Occasionally students find work off campus or decide they have too many units to work, and the positions are filled randomly. This process of elimination is continued in this lottery format until all work-study slots are allotted.

Who gets work-study at Laney

"I don't know why they don't apply," said Fleming in response to why other ethnicities are not applying for work-study positions. He has made a few observations, however. When students are in the hallway waiting to get to the financial aid counter, "more Asians look at the information on the walls."

Getting financial aid is not an easy process said Laney President Dr. Frank Chong, who admits he had to "fill out FAFSA two or three times" in college.

"Obviously one can conclude that those students have figured out the system. They've learned to navigate the FAFSA and get through a myriad of requirements to get work-study."
Frank Chong
Laney College President
"Obviously one can conclude that those students have figured out the system," said Chong. "They've learned to navigate the FAFSA and get through a myriad of requirements to get work-study." Chong admits that it is not an easy process however.

"I would suspect that African-American students, particularly those who are first generation college students, are not aware and there is no one helping them figure out the system," added Chong.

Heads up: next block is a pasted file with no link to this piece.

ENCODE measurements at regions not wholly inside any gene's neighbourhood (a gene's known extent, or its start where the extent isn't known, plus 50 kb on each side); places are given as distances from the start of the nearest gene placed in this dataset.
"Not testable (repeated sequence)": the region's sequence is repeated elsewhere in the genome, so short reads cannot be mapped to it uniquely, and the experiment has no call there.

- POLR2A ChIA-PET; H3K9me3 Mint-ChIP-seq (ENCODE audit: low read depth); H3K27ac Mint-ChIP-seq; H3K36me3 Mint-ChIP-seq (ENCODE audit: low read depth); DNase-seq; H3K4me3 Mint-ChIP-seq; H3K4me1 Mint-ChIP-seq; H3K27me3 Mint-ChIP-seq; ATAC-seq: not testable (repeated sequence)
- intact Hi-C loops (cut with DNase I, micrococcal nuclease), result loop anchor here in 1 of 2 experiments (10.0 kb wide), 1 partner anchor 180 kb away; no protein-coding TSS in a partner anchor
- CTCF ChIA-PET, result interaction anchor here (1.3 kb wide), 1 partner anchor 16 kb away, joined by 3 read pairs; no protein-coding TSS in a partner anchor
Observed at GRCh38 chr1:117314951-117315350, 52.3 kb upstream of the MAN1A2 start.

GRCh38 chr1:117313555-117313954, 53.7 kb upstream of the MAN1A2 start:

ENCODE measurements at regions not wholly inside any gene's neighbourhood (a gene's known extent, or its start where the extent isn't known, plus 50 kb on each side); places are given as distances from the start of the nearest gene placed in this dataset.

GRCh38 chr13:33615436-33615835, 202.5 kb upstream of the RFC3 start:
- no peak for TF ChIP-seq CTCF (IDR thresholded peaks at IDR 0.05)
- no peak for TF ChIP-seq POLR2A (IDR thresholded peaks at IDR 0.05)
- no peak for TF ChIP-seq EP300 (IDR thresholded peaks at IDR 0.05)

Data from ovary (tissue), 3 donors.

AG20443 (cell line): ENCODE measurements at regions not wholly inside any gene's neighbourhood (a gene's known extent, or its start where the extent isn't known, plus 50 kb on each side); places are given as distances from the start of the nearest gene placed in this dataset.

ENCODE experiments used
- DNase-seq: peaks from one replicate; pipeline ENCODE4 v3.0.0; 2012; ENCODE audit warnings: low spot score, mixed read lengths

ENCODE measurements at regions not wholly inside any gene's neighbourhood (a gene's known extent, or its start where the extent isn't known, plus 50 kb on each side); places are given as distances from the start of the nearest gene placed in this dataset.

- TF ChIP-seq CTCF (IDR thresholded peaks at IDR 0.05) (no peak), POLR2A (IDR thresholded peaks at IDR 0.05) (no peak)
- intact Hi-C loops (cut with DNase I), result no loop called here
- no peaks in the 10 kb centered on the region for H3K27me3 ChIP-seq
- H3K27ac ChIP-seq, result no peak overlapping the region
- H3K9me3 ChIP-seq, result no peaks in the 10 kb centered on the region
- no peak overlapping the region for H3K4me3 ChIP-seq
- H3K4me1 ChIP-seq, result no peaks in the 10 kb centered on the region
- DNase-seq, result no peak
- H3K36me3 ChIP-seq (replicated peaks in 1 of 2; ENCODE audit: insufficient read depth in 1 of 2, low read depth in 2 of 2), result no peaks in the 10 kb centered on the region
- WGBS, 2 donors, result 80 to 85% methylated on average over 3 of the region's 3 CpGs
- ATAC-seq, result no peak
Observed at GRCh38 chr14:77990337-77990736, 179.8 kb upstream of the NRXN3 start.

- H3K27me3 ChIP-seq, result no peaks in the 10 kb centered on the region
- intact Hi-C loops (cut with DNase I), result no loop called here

"I would attribute internal and external variables that would contribute to that type of inequity," said Laney Researching and Planning Officer Dr. Connie Portero, who emphasizes the need for "communication." She sees disparity is due to a lack of communication to students, and a weak communication network among the underrepresented student populations, and the lack of a centralized manner of disseminating information to students as the cause.

"Internally, there is no system to monitor equity," said Portero. While the college publishes a Student Equity Report, Portero said "It is not internal," it's for the state. "We should develop it as apart of institutional effectiveness," or the monitoring of how well Laney is serving students.

Interim Vice-President of Student Services Jim Bracy agrees.

"This has not been monitored for some reason or another," said Bracy. "Now we have a situation where Asian students have substantially more work-study opportunities than other ethnic groups on Laney's campus."

Networking, not working

"It may be a situation where Asian students network more effectively," said Bracy, while other students do not."

"Asian students have a fantastic network," asserts Cohen.